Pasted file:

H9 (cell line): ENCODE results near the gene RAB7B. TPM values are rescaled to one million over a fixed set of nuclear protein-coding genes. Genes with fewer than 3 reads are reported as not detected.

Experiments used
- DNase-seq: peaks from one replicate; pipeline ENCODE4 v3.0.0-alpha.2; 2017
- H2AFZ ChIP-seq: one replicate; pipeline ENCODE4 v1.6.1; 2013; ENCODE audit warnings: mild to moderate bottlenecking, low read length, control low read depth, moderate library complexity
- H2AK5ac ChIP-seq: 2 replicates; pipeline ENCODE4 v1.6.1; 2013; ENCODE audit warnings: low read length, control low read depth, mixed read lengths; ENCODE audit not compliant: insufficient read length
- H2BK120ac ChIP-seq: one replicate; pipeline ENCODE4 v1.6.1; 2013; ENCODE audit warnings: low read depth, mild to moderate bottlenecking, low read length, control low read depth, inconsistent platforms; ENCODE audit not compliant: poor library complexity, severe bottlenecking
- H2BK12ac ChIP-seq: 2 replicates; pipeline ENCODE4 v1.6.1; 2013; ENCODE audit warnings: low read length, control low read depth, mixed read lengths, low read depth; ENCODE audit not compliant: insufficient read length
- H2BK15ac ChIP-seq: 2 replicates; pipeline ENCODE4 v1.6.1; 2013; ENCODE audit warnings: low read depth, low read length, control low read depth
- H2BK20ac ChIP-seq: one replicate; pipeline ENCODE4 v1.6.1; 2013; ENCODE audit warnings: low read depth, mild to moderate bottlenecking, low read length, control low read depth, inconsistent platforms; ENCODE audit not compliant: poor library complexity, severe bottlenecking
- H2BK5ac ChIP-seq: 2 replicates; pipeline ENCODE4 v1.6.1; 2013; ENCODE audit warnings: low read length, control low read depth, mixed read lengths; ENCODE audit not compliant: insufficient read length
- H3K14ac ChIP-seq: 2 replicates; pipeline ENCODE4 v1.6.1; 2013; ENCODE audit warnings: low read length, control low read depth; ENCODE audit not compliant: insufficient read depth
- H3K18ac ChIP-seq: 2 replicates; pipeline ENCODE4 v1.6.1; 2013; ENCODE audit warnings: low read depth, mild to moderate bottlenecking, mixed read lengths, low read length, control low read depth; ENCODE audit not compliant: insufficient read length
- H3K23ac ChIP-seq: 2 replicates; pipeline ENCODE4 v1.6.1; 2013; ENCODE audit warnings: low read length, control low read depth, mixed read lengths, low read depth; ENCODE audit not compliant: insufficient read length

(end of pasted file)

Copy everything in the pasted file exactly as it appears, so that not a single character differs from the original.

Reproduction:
H9 (cell line): ENCODE results near the gene RAB7B. TPM values are rescaled to one million over a fixed set of nuclear protein-coding genes. Genes with fewer than 3 reads are reported as not detected.

Experiments used
- DNase-seq: peaks from one replicate; pipeline ENCODE4 v3.0.0-alpha.2; 2017
- H2AFZ ChIP-seq: one replicate; pipeline ENCODE4 v1.6.1; 2013; ENCODE audit warnings: mild to moderate bottlenecking, low read length, control low read depth, moderate library complexity
- H2AK5ac ChIP-seq: 2 replicates; pipeline ENCODE4 v1.6.1; 2013; ENCODE audit warnings: low read length, control low read depth, mixed read lengths; ENCODE audit not compliant: insufficient read length
- H2BK120ac ChIP-seq: one replicate; pipeline ENCODE4 v1.6.1; 2013; ENCODE audit warnings: low read depth, mild to moderate bottlenecking, low read length, control low read depth, inconsistent platforms; ENCODE audit not compliant: poor library complexity, severe bottlenecking
- H2BK12ac ChIP-seq: 2 replicates; pipeline ENCODE4 v1.6.1; 2013; ENCODE audit warnings: low read length, control low read depth, mixed read lengths, low read depth; ENCODE audit not compliant: insufficient read length
- H2BK15ac ChIP-seq: 2 replicates; pipeline ENCODE4 v1.6.1; 2013; ENCODE audit warnings: low read depth, low read length, control low read depth
- H2BK20ac ChIP-seq: one replicate; pipeline ENCODE4 v1.6.1; 2013; ENCODE audit warnings: low read depth, mild to moderate bottlenecking, low read length, control low read depth, inconsistent platforms; ENCODE audit not compliant: poor library complexity, severe bottlenecking
- H2BK5ac ChIP-seq: 2 replicates; pipeline ENCODE4 v1.6.1; 2013; ENCODE audit warnings: low read length, control low read depth, mixed read lengths; ENCODE audit not compliant: insufficient read length
- H3K14ac ChIP-seq: 2 replicates; pipeline ENCODE4 v1.6.1; 2013; ENCODE audit warnings: low read length, control low read depth; ENCODE audit not compliant: insufficient read depth
- H3K18ac ChIP-seq: 2 replicates; pipeline ENCODE4 v1.6.1; 2013; ENCODE audit warnings: low read depth, mild to moderate bottlenecking, mixed read lengths, low read length, control low read depth; ENCODE audit not compliant: insufficient read length
- H3K23ac ChIP-seq: 2 replicates; pipeline ENCODE4 v1.6.1; 2013; ENCODE audit warnings: low read length, control low read depth, mixed read lengths, low read depth; ENCODE audit not compliant: insufficient read length